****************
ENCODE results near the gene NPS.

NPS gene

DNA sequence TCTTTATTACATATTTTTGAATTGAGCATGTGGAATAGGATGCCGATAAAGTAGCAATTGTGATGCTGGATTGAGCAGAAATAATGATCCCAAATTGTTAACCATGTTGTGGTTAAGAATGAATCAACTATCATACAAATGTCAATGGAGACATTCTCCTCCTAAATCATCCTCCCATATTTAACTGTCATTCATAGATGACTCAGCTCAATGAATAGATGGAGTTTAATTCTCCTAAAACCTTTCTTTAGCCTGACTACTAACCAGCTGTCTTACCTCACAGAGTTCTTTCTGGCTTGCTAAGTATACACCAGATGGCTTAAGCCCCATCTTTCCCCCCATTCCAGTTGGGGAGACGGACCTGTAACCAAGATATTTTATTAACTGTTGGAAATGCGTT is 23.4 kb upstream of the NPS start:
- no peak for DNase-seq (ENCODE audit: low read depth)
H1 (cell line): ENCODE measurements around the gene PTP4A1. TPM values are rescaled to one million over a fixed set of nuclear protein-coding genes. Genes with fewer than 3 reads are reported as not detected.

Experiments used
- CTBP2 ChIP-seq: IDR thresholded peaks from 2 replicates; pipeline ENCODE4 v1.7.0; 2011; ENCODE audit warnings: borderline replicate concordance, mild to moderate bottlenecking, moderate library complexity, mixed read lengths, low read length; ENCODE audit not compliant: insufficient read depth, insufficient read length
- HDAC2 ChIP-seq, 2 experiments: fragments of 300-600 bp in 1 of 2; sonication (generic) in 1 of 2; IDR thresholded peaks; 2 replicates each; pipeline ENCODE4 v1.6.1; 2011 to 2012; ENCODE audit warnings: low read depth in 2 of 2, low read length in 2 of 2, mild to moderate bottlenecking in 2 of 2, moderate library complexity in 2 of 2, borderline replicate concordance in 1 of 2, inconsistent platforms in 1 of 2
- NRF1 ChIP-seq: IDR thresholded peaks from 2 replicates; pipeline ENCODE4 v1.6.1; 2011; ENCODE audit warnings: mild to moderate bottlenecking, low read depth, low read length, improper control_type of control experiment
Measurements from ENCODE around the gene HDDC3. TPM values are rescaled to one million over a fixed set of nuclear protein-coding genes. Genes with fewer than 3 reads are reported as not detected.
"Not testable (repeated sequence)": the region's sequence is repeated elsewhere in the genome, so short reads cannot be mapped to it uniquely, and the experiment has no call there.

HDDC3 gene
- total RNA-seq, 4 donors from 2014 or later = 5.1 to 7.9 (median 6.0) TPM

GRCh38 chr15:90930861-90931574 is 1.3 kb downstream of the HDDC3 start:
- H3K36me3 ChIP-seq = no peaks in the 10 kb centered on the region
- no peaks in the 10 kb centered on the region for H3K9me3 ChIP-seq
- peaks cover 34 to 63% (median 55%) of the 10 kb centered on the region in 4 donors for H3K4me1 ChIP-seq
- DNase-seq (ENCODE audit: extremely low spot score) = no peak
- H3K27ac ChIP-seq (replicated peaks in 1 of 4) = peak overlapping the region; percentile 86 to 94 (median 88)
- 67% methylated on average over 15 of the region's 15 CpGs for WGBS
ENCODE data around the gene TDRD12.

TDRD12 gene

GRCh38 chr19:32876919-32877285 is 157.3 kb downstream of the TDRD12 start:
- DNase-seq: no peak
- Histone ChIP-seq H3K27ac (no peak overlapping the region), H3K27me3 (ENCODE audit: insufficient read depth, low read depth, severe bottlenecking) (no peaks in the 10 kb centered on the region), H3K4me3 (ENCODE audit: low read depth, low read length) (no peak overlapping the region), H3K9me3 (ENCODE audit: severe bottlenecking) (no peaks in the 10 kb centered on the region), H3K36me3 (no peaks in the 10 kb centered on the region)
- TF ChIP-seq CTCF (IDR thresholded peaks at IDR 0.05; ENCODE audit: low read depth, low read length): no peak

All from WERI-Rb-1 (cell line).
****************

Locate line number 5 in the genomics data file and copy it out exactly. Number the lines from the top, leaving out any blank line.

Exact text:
H1 (cell line): ENCODE measurements around the gene PTP4A1. TPM values are rescaled to one million over a fixed set of nuclear protein-coding genes. Genes with fewer than 3 reads are reported as not detected.